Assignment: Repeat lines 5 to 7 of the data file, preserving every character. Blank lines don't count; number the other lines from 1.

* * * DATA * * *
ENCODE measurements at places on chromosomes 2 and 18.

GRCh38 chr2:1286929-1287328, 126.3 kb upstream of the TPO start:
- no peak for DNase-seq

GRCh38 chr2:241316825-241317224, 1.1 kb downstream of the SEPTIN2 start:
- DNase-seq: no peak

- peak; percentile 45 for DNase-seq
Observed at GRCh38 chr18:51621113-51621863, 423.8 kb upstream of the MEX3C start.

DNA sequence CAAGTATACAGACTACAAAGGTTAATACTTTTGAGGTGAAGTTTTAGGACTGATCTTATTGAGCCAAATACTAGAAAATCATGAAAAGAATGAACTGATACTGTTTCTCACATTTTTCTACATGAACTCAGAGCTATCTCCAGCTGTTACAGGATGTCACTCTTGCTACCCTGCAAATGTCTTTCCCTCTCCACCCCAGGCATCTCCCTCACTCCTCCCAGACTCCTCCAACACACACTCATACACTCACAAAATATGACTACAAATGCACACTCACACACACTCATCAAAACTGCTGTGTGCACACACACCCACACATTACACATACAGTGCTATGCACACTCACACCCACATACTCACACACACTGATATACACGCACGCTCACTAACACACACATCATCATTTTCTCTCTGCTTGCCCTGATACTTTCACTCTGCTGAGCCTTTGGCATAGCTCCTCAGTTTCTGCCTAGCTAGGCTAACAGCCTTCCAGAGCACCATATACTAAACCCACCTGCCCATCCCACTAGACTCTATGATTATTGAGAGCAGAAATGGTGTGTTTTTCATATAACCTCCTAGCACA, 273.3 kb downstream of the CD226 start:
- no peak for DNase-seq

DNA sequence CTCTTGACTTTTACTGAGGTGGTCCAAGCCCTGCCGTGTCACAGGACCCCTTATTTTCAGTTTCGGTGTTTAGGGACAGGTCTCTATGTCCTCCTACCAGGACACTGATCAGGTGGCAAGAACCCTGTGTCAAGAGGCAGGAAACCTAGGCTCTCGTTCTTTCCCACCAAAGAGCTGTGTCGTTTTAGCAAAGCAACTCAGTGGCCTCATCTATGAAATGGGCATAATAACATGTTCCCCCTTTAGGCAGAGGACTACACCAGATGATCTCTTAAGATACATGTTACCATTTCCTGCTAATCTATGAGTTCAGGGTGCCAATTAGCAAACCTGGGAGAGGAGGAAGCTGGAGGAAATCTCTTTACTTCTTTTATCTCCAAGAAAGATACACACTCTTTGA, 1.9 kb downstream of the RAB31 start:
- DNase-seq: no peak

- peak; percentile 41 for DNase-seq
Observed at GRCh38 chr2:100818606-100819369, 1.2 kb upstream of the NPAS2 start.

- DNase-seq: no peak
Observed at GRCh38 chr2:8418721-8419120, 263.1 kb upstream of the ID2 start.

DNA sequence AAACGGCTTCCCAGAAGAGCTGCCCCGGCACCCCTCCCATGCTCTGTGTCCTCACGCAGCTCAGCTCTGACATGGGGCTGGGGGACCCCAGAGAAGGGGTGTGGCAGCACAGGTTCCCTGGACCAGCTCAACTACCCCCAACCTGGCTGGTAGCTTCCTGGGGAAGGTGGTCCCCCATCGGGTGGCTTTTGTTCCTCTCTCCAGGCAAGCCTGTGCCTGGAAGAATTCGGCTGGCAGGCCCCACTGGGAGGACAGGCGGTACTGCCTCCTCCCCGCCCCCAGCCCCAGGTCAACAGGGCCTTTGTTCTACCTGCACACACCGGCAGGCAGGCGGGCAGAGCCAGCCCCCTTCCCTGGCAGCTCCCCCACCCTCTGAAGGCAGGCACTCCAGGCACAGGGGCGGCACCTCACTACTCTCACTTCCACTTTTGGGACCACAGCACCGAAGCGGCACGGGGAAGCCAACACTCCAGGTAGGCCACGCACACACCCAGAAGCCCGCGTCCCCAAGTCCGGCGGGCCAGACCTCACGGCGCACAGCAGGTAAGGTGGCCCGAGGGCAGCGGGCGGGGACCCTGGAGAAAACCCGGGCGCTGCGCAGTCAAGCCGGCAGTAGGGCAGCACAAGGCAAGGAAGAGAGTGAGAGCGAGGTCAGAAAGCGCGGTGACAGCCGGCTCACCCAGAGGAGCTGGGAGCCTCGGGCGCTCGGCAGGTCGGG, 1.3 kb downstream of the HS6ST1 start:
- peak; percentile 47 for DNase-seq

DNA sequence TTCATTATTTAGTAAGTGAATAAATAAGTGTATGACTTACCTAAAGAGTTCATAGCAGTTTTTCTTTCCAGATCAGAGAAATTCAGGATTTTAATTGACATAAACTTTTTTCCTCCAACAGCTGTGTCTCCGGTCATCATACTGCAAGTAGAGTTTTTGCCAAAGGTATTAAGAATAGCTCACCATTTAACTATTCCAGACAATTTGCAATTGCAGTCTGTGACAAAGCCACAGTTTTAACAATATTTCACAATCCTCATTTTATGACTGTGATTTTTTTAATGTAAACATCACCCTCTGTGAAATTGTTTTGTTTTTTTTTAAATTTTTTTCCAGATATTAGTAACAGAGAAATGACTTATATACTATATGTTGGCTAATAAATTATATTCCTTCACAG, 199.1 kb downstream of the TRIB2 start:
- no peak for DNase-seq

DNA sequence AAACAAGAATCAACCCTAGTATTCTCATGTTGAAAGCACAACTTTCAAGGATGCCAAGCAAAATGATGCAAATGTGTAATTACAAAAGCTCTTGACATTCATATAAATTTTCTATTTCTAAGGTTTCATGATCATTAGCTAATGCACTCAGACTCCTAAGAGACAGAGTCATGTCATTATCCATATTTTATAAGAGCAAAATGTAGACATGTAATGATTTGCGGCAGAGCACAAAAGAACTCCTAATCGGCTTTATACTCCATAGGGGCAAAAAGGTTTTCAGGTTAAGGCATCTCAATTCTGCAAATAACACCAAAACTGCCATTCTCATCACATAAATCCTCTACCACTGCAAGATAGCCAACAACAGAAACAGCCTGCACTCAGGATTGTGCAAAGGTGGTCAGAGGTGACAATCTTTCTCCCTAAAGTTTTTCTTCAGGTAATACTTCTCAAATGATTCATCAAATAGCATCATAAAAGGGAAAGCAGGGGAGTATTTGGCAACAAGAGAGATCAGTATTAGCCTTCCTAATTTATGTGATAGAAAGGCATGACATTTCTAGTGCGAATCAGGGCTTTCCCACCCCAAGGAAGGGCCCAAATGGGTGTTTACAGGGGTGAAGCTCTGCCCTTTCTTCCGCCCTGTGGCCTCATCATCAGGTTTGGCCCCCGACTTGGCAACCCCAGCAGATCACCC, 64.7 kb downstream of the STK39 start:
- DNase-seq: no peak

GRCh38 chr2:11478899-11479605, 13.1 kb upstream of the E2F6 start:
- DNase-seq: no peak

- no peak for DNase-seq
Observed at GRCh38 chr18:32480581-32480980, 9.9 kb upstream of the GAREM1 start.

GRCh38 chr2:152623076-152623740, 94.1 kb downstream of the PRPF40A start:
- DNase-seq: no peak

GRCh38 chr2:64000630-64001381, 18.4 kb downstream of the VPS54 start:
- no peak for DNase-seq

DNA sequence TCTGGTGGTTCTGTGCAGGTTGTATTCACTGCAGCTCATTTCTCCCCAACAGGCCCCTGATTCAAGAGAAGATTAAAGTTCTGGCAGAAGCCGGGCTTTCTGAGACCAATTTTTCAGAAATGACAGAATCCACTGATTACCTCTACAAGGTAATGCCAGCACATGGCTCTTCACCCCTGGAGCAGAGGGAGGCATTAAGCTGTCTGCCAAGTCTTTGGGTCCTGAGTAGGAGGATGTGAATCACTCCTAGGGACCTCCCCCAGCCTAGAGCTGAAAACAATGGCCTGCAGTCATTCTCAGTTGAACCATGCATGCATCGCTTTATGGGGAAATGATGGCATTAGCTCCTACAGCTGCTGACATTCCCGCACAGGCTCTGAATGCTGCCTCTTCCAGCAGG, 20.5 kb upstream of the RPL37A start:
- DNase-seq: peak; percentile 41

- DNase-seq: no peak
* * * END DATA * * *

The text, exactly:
- DNase-seq: no peak

- peak; percentile 45 for DNase-seq
Observed at GRCh38 chr18:51621113-51621863, 423.8 kb upstream of the MEX3C start.